Former Ferrari driver Chris Amon, often described as one of the best in Formula One never to have won a race, has died at the age of 73 after a battle with cancer, family of the New Zealand motorsport great said today.
Amon was part of a well-known trio of New Zealand drivers competing in Formula One in the 1960s and early 70s alongside Bruce McLaren and Denny Hulme, who both enjoyed more successful careers in the sport's premier series.
Bad luck was often cited as the key reason for his lack of Formula One victories, with former world champion Mario Andretti once famously saying: "If he became an undertaker, people would stop dying."
Like McLaren, with whom he won the Le Mans 24-hour endurance race in a Ford GT40 50 years ago, he founded his own team but Chris Amon Racing failed to achieve much success.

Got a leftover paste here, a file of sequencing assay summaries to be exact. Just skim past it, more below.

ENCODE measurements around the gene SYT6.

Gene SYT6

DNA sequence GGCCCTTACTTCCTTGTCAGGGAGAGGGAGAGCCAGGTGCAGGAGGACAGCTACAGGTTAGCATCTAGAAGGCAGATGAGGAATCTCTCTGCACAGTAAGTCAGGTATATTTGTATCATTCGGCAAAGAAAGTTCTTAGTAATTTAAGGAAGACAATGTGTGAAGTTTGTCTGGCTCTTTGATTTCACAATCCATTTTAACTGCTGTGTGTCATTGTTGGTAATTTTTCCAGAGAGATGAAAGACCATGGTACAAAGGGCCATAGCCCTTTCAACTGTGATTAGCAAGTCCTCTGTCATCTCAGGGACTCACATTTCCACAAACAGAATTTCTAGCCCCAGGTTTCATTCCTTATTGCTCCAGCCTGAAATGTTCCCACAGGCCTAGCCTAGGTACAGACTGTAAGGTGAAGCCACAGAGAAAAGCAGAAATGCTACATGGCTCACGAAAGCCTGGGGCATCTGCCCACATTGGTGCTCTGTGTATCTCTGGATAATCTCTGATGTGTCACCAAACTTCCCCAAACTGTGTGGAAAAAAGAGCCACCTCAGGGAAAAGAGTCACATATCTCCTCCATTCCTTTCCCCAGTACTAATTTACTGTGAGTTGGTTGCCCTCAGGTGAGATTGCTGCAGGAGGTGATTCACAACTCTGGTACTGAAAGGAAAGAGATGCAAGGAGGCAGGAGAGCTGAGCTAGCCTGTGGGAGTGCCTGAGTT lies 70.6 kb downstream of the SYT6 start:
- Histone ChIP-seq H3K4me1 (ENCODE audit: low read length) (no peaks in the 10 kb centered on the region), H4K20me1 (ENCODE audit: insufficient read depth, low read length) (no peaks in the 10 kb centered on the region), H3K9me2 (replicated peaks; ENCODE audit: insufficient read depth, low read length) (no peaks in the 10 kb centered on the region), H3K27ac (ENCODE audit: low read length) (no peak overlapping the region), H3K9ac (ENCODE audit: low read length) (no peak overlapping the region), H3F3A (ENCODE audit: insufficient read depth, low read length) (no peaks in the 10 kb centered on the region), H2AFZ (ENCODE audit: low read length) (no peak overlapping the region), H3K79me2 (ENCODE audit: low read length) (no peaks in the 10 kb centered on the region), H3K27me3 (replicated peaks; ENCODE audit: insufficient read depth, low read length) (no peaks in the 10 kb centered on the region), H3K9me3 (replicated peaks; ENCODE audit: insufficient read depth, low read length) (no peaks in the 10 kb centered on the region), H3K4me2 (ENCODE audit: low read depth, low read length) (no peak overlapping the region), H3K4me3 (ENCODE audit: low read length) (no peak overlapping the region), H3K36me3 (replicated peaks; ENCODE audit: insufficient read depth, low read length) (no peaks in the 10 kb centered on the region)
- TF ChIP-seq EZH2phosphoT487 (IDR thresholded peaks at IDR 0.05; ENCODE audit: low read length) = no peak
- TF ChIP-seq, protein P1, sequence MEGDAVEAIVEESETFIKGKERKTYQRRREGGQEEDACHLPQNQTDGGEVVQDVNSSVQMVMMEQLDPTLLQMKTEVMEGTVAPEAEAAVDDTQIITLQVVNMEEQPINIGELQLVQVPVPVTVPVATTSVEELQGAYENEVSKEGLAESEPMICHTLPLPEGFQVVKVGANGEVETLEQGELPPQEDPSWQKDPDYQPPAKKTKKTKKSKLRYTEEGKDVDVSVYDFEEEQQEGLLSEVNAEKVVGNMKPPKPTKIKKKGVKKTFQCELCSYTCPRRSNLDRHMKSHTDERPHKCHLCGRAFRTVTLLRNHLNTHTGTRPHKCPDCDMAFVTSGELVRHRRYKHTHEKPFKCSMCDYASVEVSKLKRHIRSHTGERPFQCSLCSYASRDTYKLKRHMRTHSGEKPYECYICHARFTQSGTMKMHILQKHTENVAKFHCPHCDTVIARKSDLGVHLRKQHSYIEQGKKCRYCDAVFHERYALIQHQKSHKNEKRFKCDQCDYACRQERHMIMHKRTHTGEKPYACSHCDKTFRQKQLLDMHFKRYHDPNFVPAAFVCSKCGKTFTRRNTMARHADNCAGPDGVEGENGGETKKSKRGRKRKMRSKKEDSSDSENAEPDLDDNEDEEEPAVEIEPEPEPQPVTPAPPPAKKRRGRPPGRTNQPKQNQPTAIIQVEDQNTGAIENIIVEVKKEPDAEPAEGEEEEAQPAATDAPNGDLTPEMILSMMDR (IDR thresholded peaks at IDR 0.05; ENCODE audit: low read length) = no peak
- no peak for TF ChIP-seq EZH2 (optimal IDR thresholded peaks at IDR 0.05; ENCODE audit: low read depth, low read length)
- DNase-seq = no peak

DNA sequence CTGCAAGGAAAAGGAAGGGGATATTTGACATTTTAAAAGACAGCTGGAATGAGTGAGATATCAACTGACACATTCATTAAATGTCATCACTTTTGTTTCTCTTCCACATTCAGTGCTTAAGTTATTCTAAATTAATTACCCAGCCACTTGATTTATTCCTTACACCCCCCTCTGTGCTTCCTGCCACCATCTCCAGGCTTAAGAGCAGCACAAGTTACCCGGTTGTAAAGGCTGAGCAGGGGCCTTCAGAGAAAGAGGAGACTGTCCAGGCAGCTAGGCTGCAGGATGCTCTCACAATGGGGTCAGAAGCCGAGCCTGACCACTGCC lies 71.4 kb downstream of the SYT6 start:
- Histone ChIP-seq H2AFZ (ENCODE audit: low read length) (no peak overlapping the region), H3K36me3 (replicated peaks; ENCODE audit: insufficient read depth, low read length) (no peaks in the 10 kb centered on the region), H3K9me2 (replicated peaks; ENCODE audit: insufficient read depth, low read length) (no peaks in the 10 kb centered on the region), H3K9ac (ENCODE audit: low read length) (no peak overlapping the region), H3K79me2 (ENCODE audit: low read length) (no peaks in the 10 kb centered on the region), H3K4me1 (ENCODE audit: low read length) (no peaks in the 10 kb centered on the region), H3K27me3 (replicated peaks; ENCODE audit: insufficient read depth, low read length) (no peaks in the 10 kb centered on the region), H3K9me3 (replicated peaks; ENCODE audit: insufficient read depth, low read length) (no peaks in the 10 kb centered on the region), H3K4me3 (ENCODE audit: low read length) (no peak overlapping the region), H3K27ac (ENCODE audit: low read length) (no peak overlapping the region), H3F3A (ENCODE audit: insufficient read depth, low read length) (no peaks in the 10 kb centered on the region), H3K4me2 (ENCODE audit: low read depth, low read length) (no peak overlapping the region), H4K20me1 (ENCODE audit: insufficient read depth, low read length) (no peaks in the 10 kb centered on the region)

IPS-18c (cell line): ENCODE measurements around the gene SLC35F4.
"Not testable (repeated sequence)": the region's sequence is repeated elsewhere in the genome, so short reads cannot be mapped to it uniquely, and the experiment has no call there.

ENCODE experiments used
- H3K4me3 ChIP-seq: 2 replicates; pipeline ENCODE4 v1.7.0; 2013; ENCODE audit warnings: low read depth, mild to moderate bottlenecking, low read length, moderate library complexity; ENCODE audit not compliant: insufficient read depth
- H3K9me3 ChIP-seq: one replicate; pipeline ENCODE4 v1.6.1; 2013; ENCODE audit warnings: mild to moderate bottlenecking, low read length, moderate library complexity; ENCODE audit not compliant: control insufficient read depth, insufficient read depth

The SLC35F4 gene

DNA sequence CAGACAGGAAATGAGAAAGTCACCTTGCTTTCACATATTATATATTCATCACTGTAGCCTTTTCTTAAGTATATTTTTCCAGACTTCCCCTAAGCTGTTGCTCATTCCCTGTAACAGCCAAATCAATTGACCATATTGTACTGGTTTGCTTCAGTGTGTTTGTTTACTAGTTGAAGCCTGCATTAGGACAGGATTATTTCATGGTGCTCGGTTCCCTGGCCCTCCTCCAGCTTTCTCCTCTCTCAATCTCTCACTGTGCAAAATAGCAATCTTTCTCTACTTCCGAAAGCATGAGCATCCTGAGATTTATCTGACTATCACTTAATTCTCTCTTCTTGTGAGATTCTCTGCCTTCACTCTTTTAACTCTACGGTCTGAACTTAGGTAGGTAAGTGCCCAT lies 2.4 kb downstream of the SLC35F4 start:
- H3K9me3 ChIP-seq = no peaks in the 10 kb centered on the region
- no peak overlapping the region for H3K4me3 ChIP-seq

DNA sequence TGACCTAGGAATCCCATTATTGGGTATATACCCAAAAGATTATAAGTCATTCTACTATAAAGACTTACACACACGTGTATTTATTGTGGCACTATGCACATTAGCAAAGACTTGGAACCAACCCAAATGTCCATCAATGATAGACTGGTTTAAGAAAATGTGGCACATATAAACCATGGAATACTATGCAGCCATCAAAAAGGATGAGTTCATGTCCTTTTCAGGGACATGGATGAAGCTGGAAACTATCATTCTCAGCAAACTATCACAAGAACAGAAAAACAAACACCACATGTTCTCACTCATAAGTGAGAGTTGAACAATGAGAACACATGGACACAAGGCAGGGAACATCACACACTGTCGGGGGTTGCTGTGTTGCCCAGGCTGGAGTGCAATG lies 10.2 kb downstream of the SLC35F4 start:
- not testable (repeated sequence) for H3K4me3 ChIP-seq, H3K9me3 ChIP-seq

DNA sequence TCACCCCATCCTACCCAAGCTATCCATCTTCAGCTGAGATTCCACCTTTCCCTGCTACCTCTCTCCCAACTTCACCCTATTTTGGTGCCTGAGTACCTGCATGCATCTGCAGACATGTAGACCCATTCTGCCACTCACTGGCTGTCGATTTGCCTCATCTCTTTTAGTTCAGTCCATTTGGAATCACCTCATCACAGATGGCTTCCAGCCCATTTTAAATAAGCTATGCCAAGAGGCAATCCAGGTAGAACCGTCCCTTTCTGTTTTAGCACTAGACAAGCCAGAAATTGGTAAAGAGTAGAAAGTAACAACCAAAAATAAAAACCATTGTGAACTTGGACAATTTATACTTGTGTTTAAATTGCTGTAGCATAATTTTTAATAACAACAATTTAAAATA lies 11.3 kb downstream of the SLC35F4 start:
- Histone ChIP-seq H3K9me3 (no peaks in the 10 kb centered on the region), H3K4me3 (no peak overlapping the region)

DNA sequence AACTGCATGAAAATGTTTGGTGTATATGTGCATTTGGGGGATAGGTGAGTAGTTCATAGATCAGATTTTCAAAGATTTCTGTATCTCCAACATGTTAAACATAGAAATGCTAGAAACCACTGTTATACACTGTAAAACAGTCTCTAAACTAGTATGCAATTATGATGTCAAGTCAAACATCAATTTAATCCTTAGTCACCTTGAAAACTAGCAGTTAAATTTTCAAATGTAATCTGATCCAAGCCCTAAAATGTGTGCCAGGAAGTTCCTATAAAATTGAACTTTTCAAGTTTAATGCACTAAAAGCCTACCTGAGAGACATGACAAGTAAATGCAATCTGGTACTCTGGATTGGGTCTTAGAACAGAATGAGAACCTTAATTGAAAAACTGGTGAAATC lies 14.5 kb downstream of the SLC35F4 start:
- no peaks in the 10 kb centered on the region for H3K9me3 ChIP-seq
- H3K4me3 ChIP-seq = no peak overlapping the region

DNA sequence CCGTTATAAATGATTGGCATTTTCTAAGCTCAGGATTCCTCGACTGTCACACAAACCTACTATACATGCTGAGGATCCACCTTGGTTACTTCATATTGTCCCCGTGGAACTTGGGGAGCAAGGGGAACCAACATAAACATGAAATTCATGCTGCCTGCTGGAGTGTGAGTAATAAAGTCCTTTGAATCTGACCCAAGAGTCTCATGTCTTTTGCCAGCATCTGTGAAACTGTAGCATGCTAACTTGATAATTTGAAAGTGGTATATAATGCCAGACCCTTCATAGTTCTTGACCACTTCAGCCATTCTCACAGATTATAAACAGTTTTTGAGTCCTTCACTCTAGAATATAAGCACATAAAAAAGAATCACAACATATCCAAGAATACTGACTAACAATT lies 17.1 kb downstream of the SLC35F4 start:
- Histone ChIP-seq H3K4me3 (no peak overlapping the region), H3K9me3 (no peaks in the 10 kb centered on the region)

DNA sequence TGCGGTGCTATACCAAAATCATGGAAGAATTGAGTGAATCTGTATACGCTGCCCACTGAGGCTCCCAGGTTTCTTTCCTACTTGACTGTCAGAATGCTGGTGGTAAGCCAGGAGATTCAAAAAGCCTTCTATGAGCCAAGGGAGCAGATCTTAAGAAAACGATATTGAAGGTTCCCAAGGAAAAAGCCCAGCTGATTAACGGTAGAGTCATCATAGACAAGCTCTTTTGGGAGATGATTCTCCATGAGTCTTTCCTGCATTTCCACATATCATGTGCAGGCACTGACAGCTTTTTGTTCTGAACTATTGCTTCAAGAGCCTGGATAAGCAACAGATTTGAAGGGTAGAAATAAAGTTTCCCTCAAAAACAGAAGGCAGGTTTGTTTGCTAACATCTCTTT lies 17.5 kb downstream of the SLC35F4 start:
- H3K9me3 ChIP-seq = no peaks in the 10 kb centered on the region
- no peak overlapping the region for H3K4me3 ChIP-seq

"Chris battled cancer in recent years but retained not only a close interest in Formula One and his very wide range of favourite topics, but also his wonderful sense of humour complete with infectious chuckle," Amon's family said in a statement.
McLaren chairman Ron Dennis praised Amon as he paid tribute to the driver.
"It was with profound sadness that I heard the news this morning that Chris Amon had passed away," Dennis said in a statement.
"He nearly won a fair few, but always it seemed that his luck would run out before he saw the chequered flag," Dennis recalled, terming Amon as "one of the fastest racing drivers".
Williams also paid tribute to Amon who finished on the podium 11 times, also driving for March and Matra among 13 teams in a career that spanned 14 seasons.